If we allow sin to live in us too long as Christians, it begins to separate us from God. Instead we must allow the Holy Spirit to convict us, and cooperate in His process of change in us. Early in my walk as a Christian I struggled with just such sins in my life, and I had to dig into Christian books, and prayer, and accountability relationships. And I had to fight those battles, to be free from sin.

Maybe we aren’t so different from the Israelites and their golden calf. Maybe our golden calves are just a bit more modern, and socially acceptable.

So as the golden calf rises up in the camp, God tells Moses what is happening below, and He says, “I see what they’re doing.” And Moses is led to intercede for the people, and ask God for mercy, which God grants. Did God really change his mind? I don’t think so. God wanted Moses to learn to intercede for his people in that moment. And he did.

So Moses goes down with the stones tablets, and Moses is so upset at what he sees that he throws down the tablets, and they smash on the ground.

Moses asks Aaron, “What is going on?” And Aaron is like, “Bro, I swear, the people threw their gold in the fire and out came this calf. Isn’t that crazy?” So Aaron lies, and Moses goes to work.

Exodus chapter 32:26-29 says, “Moses stood at the entrance to the camp and said, “Whoever is for the Lord, come to me.” And all the Levites rallied to him.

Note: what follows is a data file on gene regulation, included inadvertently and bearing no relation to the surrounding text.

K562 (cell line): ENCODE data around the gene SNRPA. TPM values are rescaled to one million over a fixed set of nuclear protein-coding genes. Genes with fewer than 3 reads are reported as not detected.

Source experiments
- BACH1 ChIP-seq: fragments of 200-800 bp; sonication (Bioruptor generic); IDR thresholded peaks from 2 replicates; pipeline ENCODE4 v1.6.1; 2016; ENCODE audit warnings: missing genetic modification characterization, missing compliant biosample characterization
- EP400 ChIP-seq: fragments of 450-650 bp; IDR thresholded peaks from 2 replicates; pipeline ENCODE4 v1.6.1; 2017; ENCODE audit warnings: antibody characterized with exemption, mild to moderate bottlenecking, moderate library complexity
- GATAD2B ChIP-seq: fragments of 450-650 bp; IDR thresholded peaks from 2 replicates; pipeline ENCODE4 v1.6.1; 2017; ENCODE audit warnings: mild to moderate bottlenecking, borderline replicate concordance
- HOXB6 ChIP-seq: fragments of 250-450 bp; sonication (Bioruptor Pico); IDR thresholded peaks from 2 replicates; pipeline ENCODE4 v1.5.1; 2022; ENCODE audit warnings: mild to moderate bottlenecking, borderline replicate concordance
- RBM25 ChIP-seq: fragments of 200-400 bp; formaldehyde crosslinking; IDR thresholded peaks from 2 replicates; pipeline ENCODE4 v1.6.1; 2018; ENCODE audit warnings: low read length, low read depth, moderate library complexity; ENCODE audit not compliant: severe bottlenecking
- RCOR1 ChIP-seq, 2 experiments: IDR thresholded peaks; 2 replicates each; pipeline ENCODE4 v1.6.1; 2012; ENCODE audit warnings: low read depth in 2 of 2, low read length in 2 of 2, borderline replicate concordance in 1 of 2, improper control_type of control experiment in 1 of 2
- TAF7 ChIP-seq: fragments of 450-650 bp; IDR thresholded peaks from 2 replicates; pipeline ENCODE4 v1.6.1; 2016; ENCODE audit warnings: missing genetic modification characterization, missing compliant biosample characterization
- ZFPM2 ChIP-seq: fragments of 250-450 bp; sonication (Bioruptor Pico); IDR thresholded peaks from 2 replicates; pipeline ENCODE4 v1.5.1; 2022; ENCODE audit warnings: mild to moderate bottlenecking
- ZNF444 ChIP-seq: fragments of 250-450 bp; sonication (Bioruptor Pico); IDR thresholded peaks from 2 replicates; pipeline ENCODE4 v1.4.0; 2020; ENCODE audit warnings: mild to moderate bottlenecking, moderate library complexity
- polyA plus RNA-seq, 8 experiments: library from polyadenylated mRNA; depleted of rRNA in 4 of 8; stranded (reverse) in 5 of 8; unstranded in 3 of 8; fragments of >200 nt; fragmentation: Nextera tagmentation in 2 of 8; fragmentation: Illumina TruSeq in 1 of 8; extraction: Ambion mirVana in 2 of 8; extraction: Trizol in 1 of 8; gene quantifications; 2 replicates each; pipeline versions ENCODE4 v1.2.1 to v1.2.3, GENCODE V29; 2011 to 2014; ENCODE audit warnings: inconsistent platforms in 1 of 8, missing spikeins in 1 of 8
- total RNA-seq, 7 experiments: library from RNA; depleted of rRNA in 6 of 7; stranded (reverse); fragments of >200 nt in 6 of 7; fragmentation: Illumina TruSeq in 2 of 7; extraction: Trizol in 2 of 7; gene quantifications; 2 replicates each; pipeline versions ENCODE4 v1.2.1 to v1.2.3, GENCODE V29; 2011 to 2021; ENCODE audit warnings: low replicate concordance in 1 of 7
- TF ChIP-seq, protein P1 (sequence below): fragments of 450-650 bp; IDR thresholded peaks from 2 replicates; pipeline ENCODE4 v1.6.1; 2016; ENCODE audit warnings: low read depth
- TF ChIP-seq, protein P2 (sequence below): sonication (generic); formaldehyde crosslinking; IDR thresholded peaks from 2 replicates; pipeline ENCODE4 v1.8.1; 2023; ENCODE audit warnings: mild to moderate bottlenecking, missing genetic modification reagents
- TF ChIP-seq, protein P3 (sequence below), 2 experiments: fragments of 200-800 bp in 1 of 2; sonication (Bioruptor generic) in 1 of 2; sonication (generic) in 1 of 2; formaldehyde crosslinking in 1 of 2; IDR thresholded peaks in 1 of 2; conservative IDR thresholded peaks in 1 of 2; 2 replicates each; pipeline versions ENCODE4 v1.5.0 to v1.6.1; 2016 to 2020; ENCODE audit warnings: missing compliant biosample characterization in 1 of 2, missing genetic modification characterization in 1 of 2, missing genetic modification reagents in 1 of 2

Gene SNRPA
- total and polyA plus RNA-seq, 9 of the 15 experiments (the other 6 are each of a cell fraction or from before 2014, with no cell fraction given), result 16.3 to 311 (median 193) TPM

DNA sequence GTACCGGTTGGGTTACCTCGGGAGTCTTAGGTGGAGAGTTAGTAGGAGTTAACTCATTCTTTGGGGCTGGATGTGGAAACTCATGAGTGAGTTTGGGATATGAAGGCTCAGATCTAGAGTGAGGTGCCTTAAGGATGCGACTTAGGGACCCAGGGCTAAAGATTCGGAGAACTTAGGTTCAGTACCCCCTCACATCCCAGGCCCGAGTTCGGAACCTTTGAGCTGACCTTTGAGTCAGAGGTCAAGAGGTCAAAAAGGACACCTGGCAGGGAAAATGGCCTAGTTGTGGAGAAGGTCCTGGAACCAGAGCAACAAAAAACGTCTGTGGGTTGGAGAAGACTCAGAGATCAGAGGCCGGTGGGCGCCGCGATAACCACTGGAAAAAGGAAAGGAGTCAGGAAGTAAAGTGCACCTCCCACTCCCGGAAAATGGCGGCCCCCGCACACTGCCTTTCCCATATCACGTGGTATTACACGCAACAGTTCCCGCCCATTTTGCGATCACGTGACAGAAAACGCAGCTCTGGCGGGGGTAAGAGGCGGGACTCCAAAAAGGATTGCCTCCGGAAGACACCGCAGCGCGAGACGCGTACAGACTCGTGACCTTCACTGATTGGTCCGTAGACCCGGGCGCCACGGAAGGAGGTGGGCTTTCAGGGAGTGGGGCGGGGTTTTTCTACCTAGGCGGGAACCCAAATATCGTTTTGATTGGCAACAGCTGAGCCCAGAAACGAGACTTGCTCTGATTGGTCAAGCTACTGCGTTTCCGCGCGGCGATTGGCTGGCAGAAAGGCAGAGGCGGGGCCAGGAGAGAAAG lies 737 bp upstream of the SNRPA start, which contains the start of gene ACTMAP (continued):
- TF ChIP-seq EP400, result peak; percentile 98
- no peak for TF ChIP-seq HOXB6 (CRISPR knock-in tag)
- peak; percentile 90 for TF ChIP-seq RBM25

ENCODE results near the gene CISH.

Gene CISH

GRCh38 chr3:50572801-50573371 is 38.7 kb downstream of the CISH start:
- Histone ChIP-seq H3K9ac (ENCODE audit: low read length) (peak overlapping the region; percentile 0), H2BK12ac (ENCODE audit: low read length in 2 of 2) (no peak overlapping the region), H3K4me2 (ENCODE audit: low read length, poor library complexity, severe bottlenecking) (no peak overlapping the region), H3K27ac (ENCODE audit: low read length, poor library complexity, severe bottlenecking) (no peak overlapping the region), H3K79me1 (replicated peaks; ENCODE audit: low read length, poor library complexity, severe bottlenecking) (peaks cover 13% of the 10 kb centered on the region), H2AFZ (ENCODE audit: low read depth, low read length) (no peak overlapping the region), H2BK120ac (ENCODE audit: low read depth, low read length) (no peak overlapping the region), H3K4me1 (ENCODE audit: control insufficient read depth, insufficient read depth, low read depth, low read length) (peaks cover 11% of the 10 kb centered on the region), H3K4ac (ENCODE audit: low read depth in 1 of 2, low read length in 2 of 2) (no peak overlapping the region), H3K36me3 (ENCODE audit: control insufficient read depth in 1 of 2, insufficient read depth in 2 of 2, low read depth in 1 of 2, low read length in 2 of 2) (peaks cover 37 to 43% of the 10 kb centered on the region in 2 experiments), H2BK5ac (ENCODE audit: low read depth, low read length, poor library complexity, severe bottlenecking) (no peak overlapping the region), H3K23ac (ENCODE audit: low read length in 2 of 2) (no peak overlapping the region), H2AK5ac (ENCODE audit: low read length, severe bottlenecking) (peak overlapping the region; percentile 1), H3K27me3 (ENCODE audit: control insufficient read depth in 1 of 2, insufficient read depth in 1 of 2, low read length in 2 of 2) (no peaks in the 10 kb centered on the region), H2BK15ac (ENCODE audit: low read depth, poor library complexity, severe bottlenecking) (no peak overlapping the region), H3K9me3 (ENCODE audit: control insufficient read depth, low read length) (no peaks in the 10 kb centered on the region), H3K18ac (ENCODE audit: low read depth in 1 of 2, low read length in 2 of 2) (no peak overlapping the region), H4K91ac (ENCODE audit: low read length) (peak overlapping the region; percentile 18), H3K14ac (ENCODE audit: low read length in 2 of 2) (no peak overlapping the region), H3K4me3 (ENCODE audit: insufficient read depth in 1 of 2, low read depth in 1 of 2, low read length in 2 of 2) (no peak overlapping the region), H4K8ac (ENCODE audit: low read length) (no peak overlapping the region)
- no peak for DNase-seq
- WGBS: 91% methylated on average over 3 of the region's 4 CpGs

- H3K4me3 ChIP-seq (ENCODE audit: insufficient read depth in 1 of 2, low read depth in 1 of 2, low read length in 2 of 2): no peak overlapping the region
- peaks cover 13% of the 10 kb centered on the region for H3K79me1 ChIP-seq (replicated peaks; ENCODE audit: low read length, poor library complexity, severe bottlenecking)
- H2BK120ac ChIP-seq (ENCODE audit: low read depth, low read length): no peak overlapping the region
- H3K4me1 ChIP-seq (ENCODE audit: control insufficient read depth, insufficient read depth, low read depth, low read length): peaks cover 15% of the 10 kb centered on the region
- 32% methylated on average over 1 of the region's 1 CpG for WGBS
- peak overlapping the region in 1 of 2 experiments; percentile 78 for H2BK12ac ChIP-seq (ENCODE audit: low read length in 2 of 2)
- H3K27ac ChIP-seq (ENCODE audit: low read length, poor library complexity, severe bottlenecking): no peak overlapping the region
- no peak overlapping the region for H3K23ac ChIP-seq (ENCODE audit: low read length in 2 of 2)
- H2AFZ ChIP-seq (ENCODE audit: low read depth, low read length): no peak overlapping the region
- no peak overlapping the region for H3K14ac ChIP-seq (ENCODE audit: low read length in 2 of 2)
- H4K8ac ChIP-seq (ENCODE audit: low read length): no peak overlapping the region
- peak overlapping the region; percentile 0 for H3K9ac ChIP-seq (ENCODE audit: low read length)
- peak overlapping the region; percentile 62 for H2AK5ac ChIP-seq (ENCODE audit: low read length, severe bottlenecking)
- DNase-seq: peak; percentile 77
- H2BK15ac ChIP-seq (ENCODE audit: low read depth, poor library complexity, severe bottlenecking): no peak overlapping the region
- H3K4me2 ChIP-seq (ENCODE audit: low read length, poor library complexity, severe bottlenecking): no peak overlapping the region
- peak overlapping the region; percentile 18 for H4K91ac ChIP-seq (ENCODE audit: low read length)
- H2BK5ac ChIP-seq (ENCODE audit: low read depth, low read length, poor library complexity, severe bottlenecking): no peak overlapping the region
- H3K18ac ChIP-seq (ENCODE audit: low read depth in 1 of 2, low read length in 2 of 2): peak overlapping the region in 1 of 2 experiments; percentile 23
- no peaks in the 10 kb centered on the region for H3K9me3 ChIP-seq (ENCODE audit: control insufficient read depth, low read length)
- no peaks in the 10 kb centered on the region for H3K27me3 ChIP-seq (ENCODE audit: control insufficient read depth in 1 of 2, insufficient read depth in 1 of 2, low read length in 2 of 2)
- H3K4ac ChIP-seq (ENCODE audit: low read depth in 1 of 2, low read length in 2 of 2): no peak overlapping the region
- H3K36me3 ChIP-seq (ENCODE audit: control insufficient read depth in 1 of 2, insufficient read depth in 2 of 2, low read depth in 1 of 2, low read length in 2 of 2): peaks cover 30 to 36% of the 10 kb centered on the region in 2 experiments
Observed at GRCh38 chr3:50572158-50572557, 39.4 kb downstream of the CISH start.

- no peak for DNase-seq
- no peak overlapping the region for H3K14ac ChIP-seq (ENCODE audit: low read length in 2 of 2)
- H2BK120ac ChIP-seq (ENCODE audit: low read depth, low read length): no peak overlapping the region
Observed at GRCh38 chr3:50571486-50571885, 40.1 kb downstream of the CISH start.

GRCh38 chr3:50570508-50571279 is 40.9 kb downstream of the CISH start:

27 Then he said to them, “This is what the Lord, the God of Israel, says: ‘Each man strap a sword to his side. Go back and forth through the camp from one end to the other, each killing his brother and friend and neighbor.’” 28 The Levites did as Moses commanded, and that day about three thousand of the people died. 29 Then Moses said, “You have been set apart to the Lord today, for you were against your own sons and brothers, and he has blessed you this day.”

What do we do with all of this? What most scholars believe is that this was dealing with the instigators behind the golden calf incident. Possibly some of them were Egyptians who had gone with the Israelites into the wilderness. These corrupt leaders of the people had been the ones orchestrating this rebellion. And God ordered their deaths to prevent sin from infecting the camp once again. This is where we struggle to understand the seriousness of sin. We’re appalled at the slaughter of three thousand people, even if it’s ordered by God. But maybe that’s because we don’t take sin seriously enough. Sin is like an infectious disease, that spread so quickly, and ruins people’s lives. We’re pretty tolerant of sin in our day and age. But God isn’t. God knows sin must be confronted and dealt with, or it will spread, and lead to more chaos, sorrow, and suffering for humanity.

How do we understand these events in our modern context? Obviously God doesn’t order us to go and kill false teachers. That’s not how things work in the new testament period. We are told as Christians to pray for those who persecute us, and love our enemies, and to speak out against false teachers. We know that ultimately God himself will deal with false teachers at the last judgment at the end of time.

To us today, three thousand years later, these events seem alien and difficult to understand. But maybe it’s because we tend to be pretty cavalier about sin today in the modern church. God isn’t so cavalier about it.